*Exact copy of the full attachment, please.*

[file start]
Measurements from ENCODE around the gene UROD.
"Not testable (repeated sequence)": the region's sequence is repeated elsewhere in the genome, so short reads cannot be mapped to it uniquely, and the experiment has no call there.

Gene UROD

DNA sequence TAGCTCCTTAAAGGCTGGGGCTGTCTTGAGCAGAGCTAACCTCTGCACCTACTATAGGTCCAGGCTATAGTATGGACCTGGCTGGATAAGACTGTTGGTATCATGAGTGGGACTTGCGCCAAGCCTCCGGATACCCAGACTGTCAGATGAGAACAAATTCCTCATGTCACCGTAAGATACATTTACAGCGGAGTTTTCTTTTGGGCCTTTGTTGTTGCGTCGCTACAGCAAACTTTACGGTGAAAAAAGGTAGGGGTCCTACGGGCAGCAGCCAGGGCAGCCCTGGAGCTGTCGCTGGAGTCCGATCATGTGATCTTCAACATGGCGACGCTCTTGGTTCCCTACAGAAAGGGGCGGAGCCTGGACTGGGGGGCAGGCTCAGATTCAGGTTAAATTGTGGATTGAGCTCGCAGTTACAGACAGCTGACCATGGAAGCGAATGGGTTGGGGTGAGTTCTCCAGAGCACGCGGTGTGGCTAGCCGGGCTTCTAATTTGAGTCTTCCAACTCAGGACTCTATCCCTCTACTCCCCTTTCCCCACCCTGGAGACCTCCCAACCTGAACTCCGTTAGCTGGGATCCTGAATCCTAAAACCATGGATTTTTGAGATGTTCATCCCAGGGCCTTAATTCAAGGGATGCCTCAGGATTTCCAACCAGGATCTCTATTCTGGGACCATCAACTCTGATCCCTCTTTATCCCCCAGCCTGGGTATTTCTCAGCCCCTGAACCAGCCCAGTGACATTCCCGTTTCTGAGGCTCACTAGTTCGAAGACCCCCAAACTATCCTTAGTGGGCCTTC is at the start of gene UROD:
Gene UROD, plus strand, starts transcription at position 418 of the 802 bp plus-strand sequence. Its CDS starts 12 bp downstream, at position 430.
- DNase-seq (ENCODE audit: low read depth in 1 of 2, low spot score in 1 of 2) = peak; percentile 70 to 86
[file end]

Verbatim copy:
Measurements from ENCODE around the gene UROD.
"Not testable (repeated sequence)": the region's sequence is repeated elsewhere in the genome, so short reads cannot be mapped to it uniquely, and the experiment has no call there.

Gene UROD

DNA sequence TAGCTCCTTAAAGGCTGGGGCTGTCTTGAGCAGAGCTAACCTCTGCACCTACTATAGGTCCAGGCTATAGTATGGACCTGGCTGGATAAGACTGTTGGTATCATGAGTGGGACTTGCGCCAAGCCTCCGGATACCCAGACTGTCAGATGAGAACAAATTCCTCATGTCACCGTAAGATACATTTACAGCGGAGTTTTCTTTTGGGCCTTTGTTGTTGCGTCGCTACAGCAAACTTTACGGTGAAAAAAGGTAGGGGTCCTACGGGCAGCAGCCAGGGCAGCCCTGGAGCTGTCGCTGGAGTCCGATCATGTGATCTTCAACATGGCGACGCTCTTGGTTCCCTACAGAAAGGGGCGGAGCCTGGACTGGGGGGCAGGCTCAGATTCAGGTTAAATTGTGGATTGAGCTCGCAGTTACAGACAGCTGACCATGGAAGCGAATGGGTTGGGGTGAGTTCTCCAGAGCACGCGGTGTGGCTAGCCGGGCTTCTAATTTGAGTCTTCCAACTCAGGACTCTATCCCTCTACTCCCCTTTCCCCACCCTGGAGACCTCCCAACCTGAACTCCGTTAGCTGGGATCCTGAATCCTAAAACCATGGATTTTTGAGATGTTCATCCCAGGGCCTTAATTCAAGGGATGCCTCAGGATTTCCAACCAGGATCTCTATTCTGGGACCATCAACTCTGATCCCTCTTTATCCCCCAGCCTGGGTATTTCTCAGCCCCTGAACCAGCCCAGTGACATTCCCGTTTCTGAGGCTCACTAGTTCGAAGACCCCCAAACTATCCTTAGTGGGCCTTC is at the start of gene UROD:
Gene UROD, plus strand, starts transcription at position 418 of the 802 bp plus-strand sequence. Its CDS starts 12 bp downstream, at position 430.
- DNase-seq (ENCODE audit: low read depth in 1 of 2, low spot score in 1 of 2) = peak; percentile 70 to 86